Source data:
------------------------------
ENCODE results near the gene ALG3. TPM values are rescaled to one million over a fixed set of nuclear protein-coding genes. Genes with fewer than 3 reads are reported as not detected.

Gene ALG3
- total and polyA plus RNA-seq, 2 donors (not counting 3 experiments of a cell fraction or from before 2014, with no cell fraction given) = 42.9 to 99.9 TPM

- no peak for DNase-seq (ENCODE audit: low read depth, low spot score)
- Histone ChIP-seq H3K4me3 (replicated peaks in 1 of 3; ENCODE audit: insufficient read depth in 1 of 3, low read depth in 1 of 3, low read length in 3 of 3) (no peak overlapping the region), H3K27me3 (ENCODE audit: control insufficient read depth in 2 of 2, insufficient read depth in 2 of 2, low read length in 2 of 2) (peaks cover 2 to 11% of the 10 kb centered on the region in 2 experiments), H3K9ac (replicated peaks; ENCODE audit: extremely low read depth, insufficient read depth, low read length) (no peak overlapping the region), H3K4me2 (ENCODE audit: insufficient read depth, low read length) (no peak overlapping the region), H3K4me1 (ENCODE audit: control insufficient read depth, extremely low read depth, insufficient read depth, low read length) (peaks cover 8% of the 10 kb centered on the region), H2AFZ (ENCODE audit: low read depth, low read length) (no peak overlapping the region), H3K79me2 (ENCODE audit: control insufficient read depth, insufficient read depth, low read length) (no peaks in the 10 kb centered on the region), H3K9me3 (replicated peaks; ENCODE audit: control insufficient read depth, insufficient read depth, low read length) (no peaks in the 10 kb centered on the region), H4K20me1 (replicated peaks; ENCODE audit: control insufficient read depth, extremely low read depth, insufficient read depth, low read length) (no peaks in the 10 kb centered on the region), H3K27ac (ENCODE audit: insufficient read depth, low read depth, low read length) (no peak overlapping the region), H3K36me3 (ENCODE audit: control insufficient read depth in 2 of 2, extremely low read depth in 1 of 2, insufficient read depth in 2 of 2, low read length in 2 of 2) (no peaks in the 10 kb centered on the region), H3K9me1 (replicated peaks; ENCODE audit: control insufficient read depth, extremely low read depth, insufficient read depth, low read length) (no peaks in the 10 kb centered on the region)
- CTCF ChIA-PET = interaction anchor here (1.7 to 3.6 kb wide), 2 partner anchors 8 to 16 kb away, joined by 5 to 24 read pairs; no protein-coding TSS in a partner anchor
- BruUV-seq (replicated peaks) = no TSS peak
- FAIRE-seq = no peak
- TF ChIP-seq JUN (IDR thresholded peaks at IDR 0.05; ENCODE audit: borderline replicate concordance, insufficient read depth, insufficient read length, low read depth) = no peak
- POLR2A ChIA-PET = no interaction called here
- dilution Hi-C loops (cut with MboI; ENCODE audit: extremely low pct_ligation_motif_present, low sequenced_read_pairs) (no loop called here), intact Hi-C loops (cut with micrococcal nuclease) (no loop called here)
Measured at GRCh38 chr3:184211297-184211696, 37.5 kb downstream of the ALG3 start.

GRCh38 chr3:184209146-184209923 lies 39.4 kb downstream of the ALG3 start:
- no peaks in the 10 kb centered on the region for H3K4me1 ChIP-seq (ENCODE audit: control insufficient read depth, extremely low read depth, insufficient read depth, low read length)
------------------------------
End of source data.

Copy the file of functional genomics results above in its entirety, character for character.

ENCODE results near the gene ALG3. TPM values are rescaled to one million over a fixed set of nuclear protein-coding genes. Genes with fewer than 3 reads are reported as not detected.

Gene ALG3
- total and polyA plus RNA-seq, 2 donors (not counting 3 experiments of a cell fraction or from before 2014, with no cell fraction given) = 42.9 to 99.9 TPM

- no peak for DNase-seq (ENCODE audit: low read depth, low spot score)
- Histone ChIP-seq H3K4me3 (replicated peaks in 1 of 3; ENCODE audit: insufficient read depth in 1 of 3, low read depth in 1 of 3, low read length in 3 of 3) (no peak overlapping the region), H3K27me3 (ENCODE audit: control insufficient read depth in 2 of 2, insufficient read depth in 2 of 2, low read length in 2 of 2) (peaks cover 2 to 11% of the 10 kb centered on the region in 2 experiments), H3K9ac (replicated peaks; ENCODE audit: extremely low read depth, insufficient read depth, low read length) (no peak overlapping the region), H3K4me2 (ENCODE audit: insufficient read depth, low read length) (no peak overlapping the region), H3K4me1 (ENCODE audit: control insufficient read depth, extremely low read depth, insufficient read depth, low read length) (peaks cover 8% of the 10 kb centered on the region), H2AFZ (ENCODE audit: low read depth, low read length) (no peak overlapping the region), H3K79me2 (ENCODE audit: control insufficient read depth, insufficient read depth, low read length) (no peaks in the 10 kb centered on the region), H3K9me3 (replicated peaks; ENCODE audit: control insufficient read depth, insufficient read depth, low read length) (no peaks in the 10 kb centered on the region), H4K20me1 (replicated peaks; ENCODE audit: control insufficient read depth, extremely low read depth, insufficient read depth, low read length) (no peaks in the 10 kb centered on the region), H3K27ac (ENCODE audit: insufficient read depth, low read depth, low read length) (no peak overlapping the region), H3K36me3 (ENCODE audit: control insufficient read depth in 2 of 2, extremely low read depth in 1 of 2, insufficient read depth in 2 of 2, low read length in 2 of 2) (no peaks in the 10 kb centered on the region), H3K9me1 (replicated peaks; ENCODE audit: control insufficient read depth, extremely low read depth, insufficient read depth, low read length) (no peaks in the 10 kb centered on the region)
- CTCF ChIA-PET = interaction anchor here (1.7 to 3.6 kb wide), 2 partner anchors 8 to 16 kb away, joined by 5 to 24 read pairs; no protein-coding TSS in a partner anchor
- BruUV-seq (replicated peaks) = no TSS peak
- FAIRE-seq = no peak
- TF ChIP-seq JUN (IDR thresholded peaks at IDR 0.05; ENCODE audit: borderline replicate concordance, insufficient read depth, insufficient read length, low read depth) = no peak
- POLR2A ChIA-PET = no interaction called here
- dilution Hi-C loops (cut with MboI; ENCODE audit: extremely low pct_ligation_motif_present, low sequenced_read_pairs) (no loop called here), intact Hi-C loops (cut with micrococcal nuclease) (no loop called here)
Measured at GRCh38 chr3:184211297-184211696, 37.5 kb downstream of the ALG3 start.

GRCh38 chr3:184209146-184209923 lies 39.4 kb downstream of the ALG3 start:
- no peaks in the 10 kb centered on the region for H3K4me1 ChIP-seq (ENCODE audit: control insufficient read depth, extremely low read depth, insufficient read depth, low read length)